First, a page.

Sam Phillips Dead

Sam PhillipsThe most important figure in the second half of the twentieth century, the architect of rock and roll, Sam Phillips, died last night at the age of 80.

Pick up any of the Sun Records compilations to hear his unbelievable influence on r&b, rockabilly, and rock and roll. It is impossible to overrate the impact he had.

My favorite Sam Phillips story is the one right before the recording of “Great Balls of Fire” where Jerry Lee Lewis—influenced by his cousin Jimmy Swaggart, no doubt, who referred to rock and roll as “the new pornography”—was feeling bad about playing “the Devil’s music.” Here’s the conversation, as transcribed by Robert Gordon in It Came from Memphis:

Phillips: “Jerry. Jerry. If you think that you can’t, can’t do good if you’re a rock and roll exponent—”

Lewis: “You can do good, Mr. Phillips, don’t get me wrong—”

Phillips: “Now wait, wait, listen. When I say do good—”

Lewis: “You can have a kind heart!”

Phillips: “I don’t just mean, I don’t mean just—”

Lewis: “You can help people!”

Phillips: “You can save souls!”

Lewis: “No! No! No! No!”

Phillips: “Yes!”

Lewis: “How can the Devil save souls? What are you talking about?

It might have taken a few years to feel its effects, but I’ll be goddamned if Mr. Lewis was not 100% correct. Rock and roll can save your soul.

18 thoughts on “Sam Phillips Dead”

  1. This is arguably the most significant death in the world of music since Sinatra. I wonder if they’re closing down Sun Records today in tribute? Any word on a memorial service this weekend? That would be worth the drive to Memphis. Listen to Sun tunes all the way down, pay some respects…

  2. Even if he had never recorded Elvis, he would still have been a giant in his field for his blues recordings with Howlin Wolf, BB King, Ike Turner, etc. He was all about the feel, you know? I’ve got an awesome single-disc Sun blues collection called Blue Flames that’s out of print now, but it’s just so damn good!

  3. The day the music REALLY died…if it weren’t for Sam, there wouldn’t be rawk as we know it…catch ya on the flipside, buddy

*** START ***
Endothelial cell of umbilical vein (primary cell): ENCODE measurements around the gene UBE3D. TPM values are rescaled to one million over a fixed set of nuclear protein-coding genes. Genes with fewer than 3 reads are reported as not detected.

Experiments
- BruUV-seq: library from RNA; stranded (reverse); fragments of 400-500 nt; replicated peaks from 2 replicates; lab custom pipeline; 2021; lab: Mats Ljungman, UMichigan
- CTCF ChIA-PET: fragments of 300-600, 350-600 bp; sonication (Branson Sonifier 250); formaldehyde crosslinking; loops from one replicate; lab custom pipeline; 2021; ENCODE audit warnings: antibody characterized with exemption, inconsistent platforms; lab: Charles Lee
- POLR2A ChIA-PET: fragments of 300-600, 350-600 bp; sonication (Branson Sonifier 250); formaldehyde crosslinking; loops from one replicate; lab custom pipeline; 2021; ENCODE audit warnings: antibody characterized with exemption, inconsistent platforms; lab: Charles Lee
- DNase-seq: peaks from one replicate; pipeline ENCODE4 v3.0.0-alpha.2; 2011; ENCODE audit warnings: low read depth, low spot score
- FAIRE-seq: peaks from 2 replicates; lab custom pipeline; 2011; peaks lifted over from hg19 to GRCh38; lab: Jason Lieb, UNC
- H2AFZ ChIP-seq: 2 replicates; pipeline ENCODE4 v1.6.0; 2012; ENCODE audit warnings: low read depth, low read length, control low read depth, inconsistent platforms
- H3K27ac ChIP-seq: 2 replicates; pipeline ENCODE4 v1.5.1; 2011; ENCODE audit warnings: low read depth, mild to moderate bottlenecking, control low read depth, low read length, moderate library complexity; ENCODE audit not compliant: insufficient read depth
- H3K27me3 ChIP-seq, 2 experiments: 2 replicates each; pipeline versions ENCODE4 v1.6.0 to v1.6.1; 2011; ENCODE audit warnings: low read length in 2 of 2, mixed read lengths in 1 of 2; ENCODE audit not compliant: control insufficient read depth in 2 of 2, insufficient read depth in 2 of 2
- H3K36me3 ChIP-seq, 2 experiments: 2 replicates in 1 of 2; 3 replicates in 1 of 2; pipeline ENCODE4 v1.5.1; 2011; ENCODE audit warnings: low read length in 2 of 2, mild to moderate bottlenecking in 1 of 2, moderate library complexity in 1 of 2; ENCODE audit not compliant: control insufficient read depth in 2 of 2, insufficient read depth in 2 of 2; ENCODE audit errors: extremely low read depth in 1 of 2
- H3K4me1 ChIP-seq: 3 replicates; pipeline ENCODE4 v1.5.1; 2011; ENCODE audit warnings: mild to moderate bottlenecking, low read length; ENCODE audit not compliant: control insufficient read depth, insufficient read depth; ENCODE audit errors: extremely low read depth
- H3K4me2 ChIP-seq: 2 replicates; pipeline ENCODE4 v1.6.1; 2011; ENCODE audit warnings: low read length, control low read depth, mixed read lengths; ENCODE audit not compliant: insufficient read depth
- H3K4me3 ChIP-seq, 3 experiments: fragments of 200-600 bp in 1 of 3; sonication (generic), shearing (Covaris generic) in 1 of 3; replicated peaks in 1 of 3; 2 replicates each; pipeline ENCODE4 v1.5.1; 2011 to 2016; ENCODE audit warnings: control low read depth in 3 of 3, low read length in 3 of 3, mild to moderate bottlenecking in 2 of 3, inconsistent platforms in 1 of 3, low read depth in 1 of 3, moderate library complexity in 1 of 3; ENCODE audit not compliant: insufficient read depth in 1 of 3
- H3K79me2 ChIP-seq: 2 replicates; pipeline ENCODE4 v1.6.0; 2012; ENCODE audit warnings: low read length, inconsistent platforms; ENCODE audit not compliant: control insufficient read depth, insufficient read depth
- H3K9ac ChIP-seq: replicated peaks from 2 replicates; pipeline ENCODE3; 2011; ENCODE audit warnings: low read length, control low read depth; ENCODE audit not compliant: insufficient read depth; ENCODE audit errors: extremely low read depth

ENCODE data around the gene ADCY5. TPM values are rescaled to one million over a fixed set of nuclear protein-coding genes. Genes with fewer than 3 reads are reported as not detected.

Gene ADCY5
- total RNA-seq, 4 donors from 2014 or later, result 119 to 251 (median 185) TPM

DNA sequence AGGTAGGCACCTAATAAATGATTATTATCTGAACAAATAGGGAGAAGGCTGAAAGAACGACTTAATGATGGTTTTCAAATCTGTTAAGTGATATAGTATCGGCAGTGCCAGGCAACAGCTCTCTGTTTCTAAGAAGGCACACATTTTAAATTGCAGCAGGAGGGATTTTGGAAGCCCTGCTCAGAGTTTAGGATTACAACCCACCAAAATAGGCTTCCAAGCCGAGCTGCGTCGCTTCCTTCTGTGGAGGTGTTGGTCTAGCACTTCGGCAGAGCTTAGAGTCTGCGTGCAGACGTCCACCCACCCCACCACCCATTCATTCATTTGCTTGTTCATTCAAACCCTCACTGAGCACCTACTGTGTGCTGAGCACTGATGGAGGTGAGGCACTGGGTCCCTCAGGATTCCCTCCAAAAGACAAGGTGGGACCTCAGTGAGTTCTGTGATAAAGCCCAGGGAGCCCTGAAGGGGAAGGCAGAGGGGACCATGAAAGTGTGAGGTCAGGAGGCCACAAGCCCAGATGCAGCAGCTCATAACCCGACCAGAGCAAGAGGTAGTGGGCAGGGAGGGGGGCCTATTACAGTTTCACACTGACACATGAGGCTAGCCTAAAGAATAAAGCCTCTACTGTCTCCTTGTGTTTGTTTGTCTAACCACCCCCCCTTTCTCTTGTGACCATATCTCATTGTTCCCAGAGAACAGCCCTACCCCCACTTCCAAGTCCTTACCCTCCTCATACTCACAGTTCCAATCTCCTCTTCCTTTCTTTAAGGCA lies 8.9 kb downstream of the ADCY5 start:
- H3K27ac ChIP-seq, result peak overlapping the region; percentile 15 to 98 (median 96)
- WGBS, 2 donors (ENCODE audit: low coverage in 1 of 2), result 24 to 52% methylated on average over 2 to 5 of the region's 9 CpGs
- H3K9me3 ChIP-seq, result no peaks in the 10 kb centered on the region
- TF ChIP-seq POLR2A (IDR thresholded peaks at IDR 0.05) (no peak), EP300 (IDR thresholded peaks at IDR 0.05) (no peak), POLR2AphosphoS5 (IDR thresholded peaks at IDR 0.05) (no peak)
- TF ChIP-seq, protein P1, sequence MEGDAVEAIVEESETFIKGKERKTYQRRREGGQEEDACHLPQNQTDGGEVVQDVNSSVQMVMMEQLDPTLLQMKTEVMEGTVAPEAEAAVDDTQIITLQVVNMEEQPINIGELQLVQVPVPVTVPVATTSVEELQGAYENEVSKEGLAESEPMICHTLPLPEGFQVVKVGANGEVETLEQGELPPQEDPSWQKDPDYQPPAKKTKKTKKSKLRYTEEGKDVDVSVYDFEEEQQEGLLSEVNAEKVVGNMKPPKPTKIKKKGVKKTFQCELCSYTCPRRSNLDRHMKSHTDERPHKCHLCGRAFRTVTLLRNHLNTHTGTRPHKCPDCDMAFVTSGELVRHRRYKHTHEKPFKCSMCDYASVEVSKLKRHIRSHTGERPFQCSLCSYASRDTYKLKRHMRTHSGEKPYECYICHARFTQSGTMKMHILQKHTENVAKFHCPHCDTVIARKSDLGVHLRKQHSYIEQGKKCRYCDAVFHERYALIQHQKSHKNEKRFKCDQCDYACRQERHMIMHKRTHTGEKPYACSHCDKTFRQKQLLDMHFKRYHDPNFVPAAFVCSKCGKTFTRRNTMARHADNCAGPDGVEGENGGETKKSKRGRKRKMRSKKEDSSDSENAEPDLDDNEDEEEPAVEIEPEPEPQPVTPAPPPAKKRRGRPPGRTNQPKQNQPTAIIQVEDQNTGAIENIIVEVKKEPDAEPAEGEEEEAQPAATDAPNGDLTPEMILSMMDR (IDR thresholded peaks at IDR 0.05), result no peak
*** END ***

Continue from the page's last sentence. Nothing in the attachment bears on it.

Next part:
4. Heard a replay of an interview with him on “Fresh Air” this afternoon. Turns out that he was a big John Phillip Sousa fan. And he talked about how legendary Boston Pops conductor Arthur Fiedler was something of a wildman (!?), especially if he’d had a beverage or two before going out to conduct the orchestra. Shows the breadth of Sam, something that I suspect many contemporary producers lack.

  5. I don’t know, if you’re talking about contemporary producers with diverse taste, “Mutt” Lange’s taste ranges from the viking metal of Def Leppard to the heartland country-pop of Shania Twain.

    Makes ’em sound EXACTLY the same, but anyway…

  6. As funny as that last comment was, it’s deplorable that Sam Phillips’ obit would be tarnished by a reference to Mutt Lange. Then again, what is God without the Devil?

  7. Wow… I mean, I know he had lived a long life, but the loss of Sam Phillips still hurts really badly. For me, the very first place I went to when I first visited Memphis was the Sun Studio (this was 1995; the Stax Museum wasn’t open yet). Even though the studio is basically “just a room”, for me, it crackled with electricity. Knowing all of the artists who had recorded there just gave it an incredible magic. The list of musical acts, albums, and songs that could complete the sentence “Without Sam Phillips there wouldn’t be a…” would be as long as the phonebook. Thank you Sam for making all of this possible; thanks for being the contrary sonofagun who dared to record the music as it deserved to be recorded: unvarnished, as raw and rough as a split log.

  8. First time poster longtime reader..Sam helped shed light on some of the greatest musicians and singers, most especially Johnny cash. He gets maximum respect in my book for helping to bring us the Man in Black (forget Elvis!).

  9. Thanks for this piece on a true legend. I am very curious as to how many of the folks who visit your site have made the trek to Memphis to Sun Studios. I have. Show of hands??

  10. Oh yeah. I’ve been there. It’s where you buy “The Lowlife’s Guide to Memphis,” a great zine that tells you all the cool things to do in Memphis.

  11. Oh yeah, been to Sun Studios. While I was there, I struck up a conversation with Scott Taylor of the Grifters, who took me to Shangri-La Recs, the coolest record store/label in Memphis (they are the ones who publish the Lowlife’s Guide). I then had my mind blown by the Grifters later that night when they played at the New Daisy Theater on Beale Street. Best line of the night: the late great Jack Taylor (of the group ’68 Comeback, no relation to Scott) asks me where I’m from. When I told him Chicago, he asked me in genuine sarcastic exasperation, “Why the fuck did you come to Memphis??!!”

    Because, Jack, this is where it all started. Sun Records, Stax Records, Hi Records, Big Star, birthplace of Koko Taylor… there’s a magic in Memphis that its inhabitants for the most part couldn’t give a crap about. It’s like a veritable Tigris and Euphrates of music as we know it and love it.

  12. “I am very curious as to how many of the folks who visit your site have made the trek to Memphis to Sun Studios. I have. Show of hands??”

    I haven’t been and don’t want to talk about it.

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